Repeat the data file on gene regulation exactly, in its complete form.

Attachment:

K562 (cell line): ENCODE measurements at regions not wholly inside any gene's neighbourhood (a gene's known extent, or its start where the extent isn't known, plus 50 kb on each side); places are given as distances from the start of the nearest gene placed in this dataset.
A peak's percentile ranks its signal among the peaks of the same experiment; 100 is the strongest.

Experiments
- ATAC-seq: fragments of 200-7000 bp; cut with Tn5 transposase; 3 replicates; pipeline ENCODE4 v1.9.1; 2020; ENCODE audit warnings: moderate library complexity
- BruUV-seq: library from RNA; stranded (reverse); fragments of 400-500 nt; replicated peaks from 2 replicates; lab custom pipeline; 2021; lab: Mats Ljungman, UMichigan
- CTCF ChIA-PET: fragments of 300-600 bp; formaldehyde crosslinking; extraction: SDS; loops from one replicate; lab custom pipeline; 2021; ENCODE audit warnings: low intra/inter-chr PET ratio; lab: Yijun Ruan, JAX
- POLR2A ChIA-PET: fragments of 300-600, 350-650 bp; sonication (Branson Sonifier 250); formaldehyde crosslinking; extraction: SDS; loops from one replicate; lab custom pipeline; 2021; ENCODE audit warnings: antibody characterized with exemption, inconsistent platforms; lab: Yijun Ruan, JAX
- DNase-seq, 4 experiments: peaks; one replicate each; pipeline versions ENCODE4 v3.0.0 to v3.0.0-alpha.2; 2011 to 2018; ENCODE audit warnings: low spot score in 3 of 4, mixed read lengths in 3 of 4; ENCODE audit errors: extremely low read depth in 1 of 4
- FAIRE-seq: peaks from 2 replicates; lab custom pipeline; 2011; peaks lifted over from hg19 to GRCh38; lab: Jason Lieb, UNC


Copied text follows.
K562 (cell line): ENCODE measurements at regions not wholly inside any gene's neighbourhood (a gene's known extent, or its start where the extent isn't known, plus 50 kb on each side); places are given as distances from the start of the nearest gene placed in this dataset.
A peak's percentile ranks its signal among the peaks of the same experiment; 100 is the strongest.

Experiments
- ATAC-seq: fragments of 200-7000 bp; cut with Tn5 transposase; 3 replicates; pipeline ENCODE4 v1.9.1; 2020; ENCODE audit warnings: moderate library complexity
- BruUV-seq: library from RNA; stranded (reverse); fragments of 400-500 nt; replicated peaks from 2 replicates; lab custom pipeline; 2021; lab: Mats Ljungman, UMichigan
- CTCF ChIA-PET: fragments of 300-600 bp; formaldehyde crosslinking; extraction: SDS; loops from one replicate; lab custom pipeline; 2021; ENCODE audit warnings: low intra/inter-chr PET ratio; lab: Yijun Ruan, JAX
- POLR2A ChIA-PET: fragments of 300-600, 350-650 bp; sonication (Branson Sonifier 250); formaldehyde crosslinking; extraction: SDS; loops from one replicate; lab custom pipeline; 2021; ENCODE audit warnings: antibody characterized with exemption, inconsistent platforms; lab: Yijun Ruan, JAX
- DNase-seq, 4 experiments: peaks; one replicate each; pipeline versions ENCODE4 v3.0.0 to v3.0.0-alpha.2; 2011 to 2018; ENCODE audit warnings: low spot score in 3 of 4, mixed read lengths in 3 of 4; ENCODE audit errors: extremely low read depth in 1 of 4
- FAIRE-seq: peaks from 2 replicates; lab custom pipeline; 2011; peaks lifted over from hg19 to GRCh38; lab: Jason Lieb, UNC